Caster Semenya showed up to race in Stellenbosch, South Africa, this week and the International Association of Athletics Federations (IAAF) wouldn't let her run. Before we get into the specifics, let's take a moment to appreciate the courage involved in her simple desire to compete. Imagine walking in the woods during hunting season dressed as a deer. Now you can understand what Caster Semenya has chosen to risk. She was inviting fire. The 19-year-old world record-holding runner arrived at Stellenbosch to announce her return to competitive running even though she was on suicide watch last fall. Even though she was the subject of many heartless attacks. Even though she was a bull's-eye for every bigot in and out of the sports world.
Semenya's "crime" is that, like millions of others, she might be intersex.
That is, she is suspected of having a common sex variation, which in her case may include internal testes and/or a chromosomal variation. Her incredibly fast times, the tenor of her voice and her musculature led to an antediluvian hysteria. After complaints from losing competitors and sports bloggers, Semenya was subjected to gender testing involving a gynecologist and an endocrinologist. And for some reason, a psychologist.
Unverified results of her gender tests were leaked to the press claiming that her body is gender-variant.
As Semenya said this week in a statement, this entire process led to an "unwarranted and invasive scrutiny of the most intimate and private details of my being." Despite submitting Semenya to a battery of tests on the belief that the controversy would be quelled, the IAAF never brought the process to a conclusion or released official results from the testing.
Perhaps they were hoping that the level of humiliation would force Semenya to recede from public view and the entire issue would go away. But instead, as Semenya said, she was withdrawing her "begrudging agreement" not to compete because the ordeal had "dragged on for far too long with no reasonable certainty as to their end."
She also said, "Some of the occurrences leading up to and immediately following the Berlin world championships have infringed on not only my rights as an athlete but also my fundamental and human rights, including my rights to dignity and privacy.... I am an athlete first and foremost and it is vital for my competitiveness, my well-being and for my preparations for events during the European summer that I measure my performance against other athletes."
Seven months after this young world-class athlete endured public torment, Semenya is back swinging with an elegant defiance that matches her prowess on the track.
Semenya said that "after three formal attempts by my legal advisers to make contact with the IAAF on my behalf, the IAAF had still not responded to my overtures. I requested my legal advisers to prevail upon the government to open negotiations with the IAAF by sending an emissary to negotiate a fair and equitable settlement of this matter.... The outcome of that lengthy process was the pronouncement that I was not guilty of any wrongdoing or cheating and that I was entitled to keep my gold medal, my prize money (which has now been paid to me) and my ranking as the number- one female athlete in the world over the female 800-meter event."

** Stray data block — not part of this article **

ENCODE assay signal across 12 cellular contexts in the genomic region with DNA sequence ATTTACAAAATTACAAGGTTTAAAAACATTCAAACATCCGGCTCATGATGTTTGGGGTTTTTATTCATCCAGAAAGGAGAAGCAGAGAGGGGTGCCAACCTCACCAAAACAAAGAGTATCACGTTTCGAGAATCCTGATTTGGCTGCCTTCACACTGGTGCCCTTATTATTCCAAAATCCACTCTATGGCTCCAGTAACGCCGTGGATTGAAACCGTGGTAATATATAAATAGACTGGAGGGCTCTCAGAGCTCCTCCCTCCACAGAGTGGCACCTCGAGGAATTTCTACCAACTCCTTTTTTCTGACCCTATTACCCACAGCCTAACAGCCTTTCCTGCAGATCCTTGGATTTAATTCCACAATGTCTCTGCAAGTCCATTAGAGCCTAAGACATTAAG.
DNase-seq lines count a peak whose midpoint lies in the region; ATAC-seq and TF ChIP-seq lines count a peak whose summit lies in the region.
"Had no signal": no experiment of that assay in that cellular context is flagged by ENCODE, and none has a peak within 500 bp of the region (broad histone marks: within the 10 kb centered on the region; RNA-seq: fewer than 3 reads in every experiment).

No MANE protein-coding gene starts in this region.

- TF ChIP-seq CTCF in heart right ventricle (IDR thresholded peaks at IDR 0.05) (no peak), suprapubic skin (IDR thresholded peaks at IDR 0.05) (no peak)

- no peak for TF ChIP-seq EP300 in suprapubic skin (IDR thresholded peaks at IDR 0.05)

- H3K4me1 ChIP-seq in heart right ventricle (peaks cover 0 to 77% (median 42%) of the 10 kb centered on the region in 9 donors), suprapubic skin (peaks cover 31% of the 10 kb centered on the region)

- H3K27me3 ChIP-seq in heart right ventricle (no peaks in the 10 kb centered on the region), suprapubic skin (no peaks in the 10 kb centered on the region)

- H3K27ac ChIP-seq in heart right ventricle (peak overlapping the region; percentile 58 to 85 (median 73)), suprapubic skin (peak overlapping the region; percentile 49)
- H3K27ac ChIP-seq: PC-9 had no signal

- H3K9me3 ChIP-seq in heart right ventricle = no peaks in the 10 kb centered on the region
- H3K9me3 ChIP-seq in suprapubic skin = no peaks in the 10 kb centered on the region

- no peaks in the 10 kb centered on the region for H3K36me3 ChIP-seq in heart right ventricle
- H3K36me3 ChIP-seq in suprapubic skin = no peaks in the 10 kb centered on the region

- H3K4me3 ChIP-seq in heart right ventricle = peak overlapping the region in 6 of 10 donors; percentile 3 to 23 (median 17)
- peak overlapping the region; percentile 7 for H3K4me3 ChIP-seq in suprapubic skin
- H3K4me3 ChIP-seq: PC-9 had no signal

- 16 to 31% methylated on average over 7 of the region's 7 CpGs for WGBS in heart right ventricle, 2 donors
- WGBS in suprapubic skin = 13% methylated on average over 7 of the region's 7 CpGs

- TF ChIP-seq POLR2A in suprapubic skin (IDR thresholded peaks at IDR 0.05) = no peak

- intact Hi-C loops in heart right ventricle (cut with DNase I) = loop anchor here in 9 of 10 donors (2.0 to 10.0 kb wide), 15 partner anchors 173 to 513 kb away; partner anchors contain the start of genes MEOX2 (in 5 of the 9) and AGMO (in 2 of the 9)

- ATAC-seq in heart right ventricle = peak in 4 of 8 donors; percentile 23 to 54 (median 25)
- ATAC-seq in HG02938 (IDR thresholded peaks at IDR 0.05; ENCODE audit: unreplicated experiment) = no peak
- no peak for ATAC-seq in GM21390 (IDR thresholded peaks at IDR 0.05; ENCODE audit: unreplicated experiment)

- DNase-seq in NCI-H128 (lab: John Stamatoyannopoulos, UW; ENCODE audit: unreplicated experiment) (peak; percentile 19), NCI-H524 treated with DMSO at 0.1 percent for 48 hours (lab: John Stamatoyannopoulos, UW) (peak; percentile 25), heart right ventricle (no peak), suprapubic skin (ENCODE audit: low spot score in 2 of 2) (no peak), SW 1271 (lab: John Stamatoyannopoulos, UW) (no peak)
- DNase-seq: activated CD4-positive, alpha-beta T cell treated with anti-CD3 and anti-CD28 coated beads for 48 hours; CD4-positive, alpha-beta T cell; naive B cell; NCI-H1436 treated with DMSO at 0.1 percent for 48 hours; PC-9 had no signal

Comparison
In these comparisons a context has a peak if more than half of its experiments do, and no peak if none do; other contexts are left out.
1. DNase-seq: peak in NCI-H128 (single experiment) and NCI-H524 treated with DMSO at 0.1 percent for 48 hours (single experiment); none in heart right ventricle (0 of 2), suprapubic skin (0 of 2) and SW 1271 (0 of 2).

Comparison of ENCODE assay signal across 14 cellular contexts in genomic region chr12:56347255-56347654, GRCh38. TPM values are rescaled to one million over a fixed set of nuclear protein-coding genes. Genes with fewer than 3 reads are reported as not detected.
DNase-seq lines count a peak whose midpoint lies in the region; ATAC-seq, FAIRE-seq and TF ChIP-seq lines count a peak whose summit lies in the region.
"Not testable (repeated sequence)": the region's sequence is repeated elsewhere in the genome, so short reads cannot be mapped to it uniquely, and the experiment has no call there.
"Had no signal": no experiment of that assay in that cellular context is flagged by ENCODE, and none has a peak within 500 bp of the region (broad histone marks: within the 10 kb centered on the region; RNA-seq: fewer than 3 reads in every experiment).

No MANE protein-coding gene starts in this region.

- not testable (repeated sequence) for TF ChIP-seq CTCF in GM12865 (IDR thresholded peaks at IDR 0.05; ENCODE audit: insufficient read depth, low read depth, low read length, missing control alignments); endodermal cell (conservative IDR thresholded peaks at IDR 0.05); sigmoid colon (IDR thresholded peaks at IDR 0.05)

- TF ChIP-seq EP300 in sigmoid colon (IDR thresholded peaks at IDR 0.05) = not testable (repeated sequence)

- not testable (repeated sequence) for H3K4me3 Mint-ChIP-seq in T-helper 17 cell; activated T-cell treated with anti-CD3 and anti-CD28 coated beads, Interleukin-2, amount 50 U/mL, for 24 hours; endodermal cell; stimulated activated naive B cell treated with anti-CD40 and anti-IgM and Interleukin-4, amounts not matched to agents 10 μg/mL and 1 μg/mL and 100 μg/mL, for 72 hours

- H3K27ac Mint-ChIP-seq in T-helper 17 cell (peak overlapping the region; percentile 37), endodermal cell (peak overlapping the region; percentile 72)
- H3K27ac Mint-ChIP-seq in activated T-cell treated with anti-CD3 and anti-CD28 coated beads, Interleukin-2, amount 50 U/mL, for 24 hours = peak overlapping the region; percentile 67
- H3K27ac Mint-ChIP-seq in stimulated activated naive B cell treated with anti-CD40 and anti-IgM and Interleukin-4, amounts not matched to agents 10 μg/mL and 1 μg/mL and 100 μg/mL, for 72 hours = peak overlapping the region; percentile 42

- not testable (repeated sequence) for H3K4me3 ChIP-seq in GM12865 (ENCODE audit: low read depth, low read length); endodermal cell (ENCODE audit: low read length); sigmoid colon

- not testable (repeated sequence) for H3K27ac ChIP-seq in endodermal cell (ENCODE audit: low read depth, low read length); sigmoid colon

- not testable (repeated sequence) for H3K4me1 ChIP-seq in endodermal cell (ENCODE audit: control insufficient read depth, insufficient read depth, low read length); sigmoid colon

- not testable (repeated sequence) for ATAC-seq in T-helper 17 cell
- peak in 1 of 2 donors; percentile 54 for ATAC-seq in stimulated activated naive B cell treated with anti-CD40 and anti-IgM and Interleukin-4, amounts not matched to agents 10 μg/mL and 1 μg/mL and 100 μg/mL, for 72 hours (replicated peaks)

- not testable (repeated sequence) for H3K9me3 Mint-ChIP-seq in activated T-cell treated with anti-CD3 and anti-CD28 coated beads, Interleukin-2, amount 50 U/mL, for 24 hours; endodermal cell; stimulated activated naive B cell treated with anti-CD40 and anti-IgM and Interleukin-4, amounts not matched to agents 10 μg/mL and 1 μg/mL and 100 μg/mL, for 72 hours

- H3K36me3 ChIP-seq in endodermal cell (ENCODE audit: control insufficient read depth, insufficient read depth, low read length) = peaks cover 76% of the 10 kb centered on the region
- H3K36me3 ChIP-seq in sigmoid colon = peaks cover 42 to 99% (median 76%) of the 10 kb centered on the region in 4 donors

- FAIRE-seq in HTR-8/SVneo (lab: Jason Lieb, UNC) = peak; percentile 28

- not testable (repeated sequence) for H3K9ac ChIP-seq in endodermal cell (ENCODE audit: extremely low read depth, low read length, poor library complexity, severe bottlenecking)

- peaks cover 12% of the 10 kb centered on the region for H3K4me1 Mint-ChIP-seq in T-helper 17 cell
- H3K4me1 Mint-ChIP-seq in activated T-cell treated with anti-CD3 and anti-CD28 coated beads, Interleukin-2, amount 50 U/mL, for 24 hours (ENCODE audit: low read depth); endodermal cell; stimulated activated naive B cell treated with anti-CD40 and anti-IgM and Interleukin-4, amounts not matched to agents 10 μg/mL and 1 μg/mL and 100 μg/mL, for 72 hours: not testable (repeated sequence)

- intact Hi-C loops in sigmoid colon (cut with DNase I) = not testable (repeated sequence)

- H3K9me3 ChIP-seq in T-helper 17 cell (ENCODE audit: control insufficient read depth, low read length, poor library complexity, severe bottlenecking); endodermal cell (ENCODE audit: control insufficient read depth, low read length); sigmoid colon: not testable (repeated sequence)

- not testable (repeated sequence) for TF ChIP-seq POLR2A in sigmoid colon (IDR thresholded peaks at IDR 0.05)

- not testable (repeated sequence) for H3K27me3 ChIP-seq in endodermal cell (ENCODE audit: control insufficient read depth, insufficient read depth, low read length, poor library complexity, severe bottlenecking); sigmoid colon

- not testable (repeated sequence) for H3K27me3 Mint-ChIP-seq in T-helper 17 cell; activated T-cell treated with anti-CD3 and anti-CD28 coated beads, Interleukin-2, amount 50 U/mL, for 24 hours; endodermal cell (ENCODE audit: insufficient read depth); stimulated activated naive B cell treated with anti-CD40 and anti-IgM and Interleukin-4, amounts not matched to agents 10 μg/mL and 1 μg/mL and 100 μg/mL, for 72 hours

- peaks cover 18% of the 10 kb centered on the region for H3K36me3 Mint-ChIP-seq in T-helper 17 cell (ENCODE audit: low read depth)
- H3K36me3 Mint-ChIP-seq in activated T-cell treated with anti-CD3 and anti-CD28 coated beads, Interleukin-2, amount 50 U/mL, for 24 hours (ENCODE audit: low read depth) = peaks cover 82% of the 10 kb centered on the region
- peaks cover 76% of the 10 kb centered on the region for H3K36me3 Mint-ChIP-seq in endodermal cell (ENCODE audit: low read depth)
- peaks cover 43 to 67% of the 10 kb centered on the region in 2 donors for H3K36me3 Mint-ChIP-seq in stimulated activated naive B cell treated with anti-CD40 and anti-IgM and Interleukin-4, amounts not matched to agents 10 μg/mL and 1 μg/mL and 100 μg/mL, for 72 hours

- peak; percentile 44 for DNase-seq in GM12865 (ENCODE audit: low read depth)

Despite all of this, they still won't let her race.
Let's allow, for a moment, that the news of Semenya's intersexuality is true. That like millions of people in the world--and at least 1 in 2,000 in the United States--she has ambiguous internal sex organs and/or a perfectly common chromosomal variation.
What is really at stake here, aside from the persecution of a young athlete? Lurking beneath the salacious coverage is the sports world's underlying ethic--women are inferior to men.
The notion that there is an enormous physical gulf between men and women's athletic abilities is rarely questioned. No male athletes are tested to see if they are intersex because maleness is considered the physical gold standard against which women must be judged. Silly details like what happens when attempts are made at leveling the playing field between the sexes are ignored. For example, the 1988 Olympic record in the women's 400-meter freestyle swim would have beaten all men's times before the 1972 Olympics. In cross-country skiing, where endurance, strength and agility are key, the women's Olympic record of the fifteen-kilometer race in 1994 would have beaten all men's before 1992. In the thirty-kilometer race, the women's Olympic time in 1992 would have beaten all men's times in previous 30-kilometer races, according to the Women's Sports Foundation.
In fact, the only time a man was discovered to have posed as a woman in international competition was at the 1936 Olympics. Hermann Artjen, forced by the Nazis to compete as a woman, came in fourth in the women's high jump.
These accomplishments, and many others like them, are even more incredible considering the inferior expectations and pervasive unequal social conditioning of female athletes. Gender bias in sports has been studied in children's T-ball where boys hitting off a T are coached and corrected, while girls are largely ignored--poor athletic performance is expected and goes uncorrected. The attacks on Semenya reveal just how key a role sport plays not in reflecting real physical differences between men and women in strength, speed and endurance but in constructing and maintaining gender and sex norms. Under the current set-up, we can only conjecture about the physical competitiveness of men and women in a society where all things were truly equal.
In pushing past a global media torrent of abuse, Semenya has proven that she is not simply a powerful runner but a fierce advocate for human rights. We should demand an end to these inhumane and sexist gender tests. We should also demand that Semenya be allowed to race. Let Caster run!